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Walnut Creek Magazine

A Guide to the Propositions on California's 2020 Ballot

Oct 08, 2020 01:56PM ● By Harper Klein

By the time your California ballot arrives in the mail—which it most likely has by now—you probably know what bubbles you’re filling in for the big races. But you may need some help getting up to speed on local and state propositions. Here we look at the most significant measures voters face in the 2020 election.

Prop 14: Authorizes Bonds to Continue Stem Cell Research

Voting for Prop 14 authorizes the state to sell up to $5.5 billion in bonds to infuse the California Institute for Regenerative Medicine with funds to continue work on stem cell research, particularly focused on finding stem cell treatments for diseases including Alzheimer’s, HIV/AIDS, diabetes, and cancers.

Prop 15: Raises Taxes on Some Commercial Properties to Fund Schools and Local Services

If passed, Prop 15 would increase property taxes on commercial and industrial properties worth over $3 million to current market levels and remove Proposition 13 protections passed by voters in `1978. Proposition 15 would require commercial and industrial properties in California to be reassessed at least once every three years. Funds raised from the measure would be used for schools, community colleges, and local governments.

Prop 16: Ends the Ban on Affirmative Action in California Schools and Public Agencies

In 1996, California voters passed Prop 209, which amended the state constitution to forbid public schools and agencies from using “race and other immutable characteristics” in admissions, hiring, and contracting decisions. Passage of Prop 16 would open the door for affirmative action programs, particularly at universities, but does not establish “racial quotas.”

Prop 17: Restores Voting Rights to People on Parole

A 1974 ballot measure passed by voters established that people who had been convicted of felonies but served their sentences and were released would regain their right to vote. However, in that measure, they only allowed for the right to be returned after completing parole. Prop 17 would address the approximately 40,000 Californians who are out of prison but are still on parole.

Prop 18: Allows 17-Year-Olds to Vote in Primaries

Right now, you must be 18 to vote in California. If Prop 18 passes, it would allow teenagers who are 17 when the primary occurs but have a birthday between that primary date and the general election, to vote in the primary.

Prop 19: Grants Property Tax Savings to Older Homeowners & Raises Taxes on Inherited Homes

Property taxes for homes in California are tied to the purchase price, not the current market price. If Prop 19 passes, a person over 55, severely disabled, or whose property has been damaged by natural disasters, could buy a new home while still getting a break on property taxes. The measure also tightens rules on property passed on to heirs when a person dies. Right now, those properties are taxed based on the purchase price; under this measure, that would only be true if the property is used as the heir’s primary residence.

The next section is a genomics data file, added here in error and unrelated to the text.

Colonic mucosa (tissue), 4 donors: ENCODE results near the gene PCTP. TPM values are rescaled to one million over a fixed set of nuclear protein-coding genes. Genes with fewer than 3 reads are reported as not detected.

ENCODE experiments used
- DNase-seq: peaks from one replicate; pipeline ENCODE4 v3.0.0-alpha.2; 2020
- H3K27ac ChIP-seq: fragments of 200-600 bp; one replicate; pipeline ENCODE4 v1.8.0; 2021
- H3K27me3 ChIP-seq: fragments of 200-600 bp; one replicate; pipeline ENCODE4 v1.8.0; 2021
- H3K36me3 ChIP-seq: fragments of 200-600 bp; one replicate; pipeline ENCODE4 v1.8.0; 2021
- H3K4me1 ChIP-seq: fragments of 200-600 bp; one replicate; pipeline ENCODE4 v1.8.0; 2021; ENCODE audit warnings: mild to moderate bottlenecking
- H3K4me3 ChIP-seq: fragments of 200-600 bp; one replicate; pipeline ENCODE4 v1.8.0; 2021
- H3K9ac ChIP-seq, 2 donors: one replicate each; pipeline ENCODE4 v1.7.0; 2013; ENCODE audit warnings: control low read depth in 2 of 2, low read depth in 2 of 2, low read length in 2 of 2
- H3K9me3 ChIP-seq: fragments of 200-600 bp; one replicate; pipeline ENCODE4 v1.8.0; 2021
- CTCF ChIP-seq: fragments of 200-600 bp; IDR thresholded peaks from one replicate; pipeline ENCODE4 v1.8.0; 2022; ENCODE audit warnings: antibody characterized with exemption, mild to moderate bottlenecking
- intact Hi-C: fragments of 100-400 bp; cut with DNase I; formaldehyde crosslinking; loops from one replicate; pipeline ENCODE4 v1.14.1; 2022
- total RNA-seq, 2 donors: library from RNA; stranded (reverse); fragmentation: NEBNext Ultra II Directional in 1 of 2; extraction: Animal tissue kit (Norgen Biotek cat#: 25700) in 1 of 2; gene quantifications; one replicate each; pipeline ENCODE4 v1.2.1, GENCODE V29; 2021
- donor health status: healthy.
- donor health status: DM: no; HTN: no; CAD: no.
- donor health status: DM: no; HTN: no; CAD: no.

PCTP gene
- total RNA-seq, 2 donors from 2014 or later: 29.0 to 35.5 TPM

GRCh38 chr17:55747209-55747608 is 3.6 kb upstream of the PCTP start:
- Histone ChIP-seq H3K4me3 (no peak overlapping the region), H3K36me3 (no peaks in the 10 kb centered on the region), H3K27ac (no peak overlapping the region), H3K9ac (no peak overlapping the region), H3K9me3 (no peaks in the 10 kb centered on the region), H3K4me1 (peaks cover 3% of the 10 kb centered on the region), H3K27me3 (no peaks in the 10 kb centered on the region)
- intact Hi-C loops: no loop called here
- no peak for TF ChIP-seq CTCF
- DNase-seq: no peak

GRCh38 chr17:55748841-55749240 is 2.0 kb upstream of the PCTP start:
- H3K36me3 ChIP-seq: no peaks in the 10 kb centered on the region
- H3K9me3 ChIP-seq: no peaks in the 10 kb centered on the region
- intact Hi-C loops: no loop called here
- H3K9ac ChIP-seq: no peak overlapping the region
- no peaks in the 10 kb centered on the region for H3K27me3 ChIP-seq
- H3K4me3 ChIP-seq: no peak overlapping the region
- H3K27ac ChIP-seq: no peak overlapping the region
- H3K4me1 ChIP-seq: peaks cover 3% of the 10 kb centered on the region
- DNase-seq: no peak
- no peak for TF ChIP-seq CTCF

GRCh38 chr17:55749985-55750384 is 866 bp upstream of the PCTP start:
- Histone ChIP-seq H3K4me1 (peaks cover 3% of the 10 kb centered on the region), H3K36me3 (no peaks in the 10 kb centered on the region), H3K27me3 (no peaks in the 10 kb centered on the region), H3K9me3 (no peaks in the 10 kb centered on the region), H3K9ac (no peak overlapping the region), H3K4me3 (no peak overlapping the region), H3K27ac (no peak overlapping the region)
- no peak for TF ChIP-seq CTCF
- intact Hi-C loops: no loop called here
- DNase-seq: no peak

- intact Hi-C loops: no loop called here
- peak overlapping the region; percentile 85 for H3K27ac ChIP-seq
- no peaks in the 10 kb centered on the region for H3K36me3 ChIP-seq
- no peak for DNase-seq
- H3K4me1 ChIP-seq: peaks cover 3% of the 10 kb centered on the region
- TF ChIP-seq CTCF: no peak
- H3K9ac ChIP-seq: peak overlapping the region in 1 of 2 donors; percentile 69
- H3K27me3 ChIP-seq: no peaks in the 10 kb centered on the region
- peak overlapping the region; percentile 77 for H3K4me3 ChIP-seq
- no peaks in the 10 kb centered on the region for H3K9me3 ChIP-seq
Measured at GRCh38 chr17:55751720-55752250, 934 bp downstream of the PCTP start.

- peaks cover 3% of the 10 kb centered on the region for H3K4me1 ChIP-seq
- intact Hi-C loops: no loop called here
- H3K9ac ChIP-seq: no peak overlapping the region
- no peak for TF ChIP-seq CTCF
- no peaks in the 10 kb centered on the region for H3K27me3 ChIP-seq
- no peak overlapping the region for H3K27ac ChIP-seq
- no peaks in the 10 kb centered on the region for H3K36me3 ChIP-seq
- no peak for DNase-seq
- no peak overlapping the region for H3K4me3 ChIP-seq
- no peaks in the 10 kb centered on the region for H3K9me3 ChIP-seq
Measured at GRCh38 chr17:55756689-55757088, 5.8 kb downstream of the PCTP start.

Prop 20: Increases Possible Penalties for Non-Violent Offenses

If passed, the initiative would allow for harsher sentences for thefts, charging misdemeanors like shoplifting, check forgery, and some domestic violence crimes as felonies.

Prop 21: Allows Cities and Counties to Pass Local Residential Rent Control

If passed, it allows cities and counties to adopt new rent control measures on rental properties that are at least 15 years old. In the long run, it could reduce rents but also reduce incentives for builders to bring new housing into markets.

Prop 22: Exempts ‘Gig Workers’ at Companies Like Uber, Lyft, and Door Dash from Requirements that Workers Be Treated as Employees

A “yes” vote continues operations as usual with gig workers being paid as independent contractors, without sick time or benefits, and not paid for time spent waiting for customers, refueling, or other activities. A “no” vote forces the companies to comply with state employment laws. Companies say that if a “no” vote passes, they may have to charge higher fees for rides, severely limit the number of part-time drivers on their platforms, or even suspend service in California.

Prop 23: Establishes New Requirements for Kidney Dialysis Clinics

If Prop 23 passes, it would require the clinics to always have at least one physician on-site during all operating hours, report any infection data to the state, get approval from the state before closing a location, and prohibit discriminating against patients based on their insurance.

Prop 24: Amends California’s Data Privacy Law

The California Consumer Privacy Act, which went into effect on January 1, 2019, is considered the toughest data privacy law in the United States.  Prop 24 expands control over what data companies can collect about you, caps how long they can hold onto the data, and creates a new agency to enforce the privacy laws, all of which could come with substantial costs.

Prop 25: Referendum on a Law to Replace Cash Bail

Prop 25 lets voters decide if they want to enact a law passed by the legislature and signed by Governor Brown in 2018, put on hold by this ballot referendum. Voting yes moves forward, voting no vetoes the law which affirms no one in the state criminal system should have to pay money to be released prior to trial.









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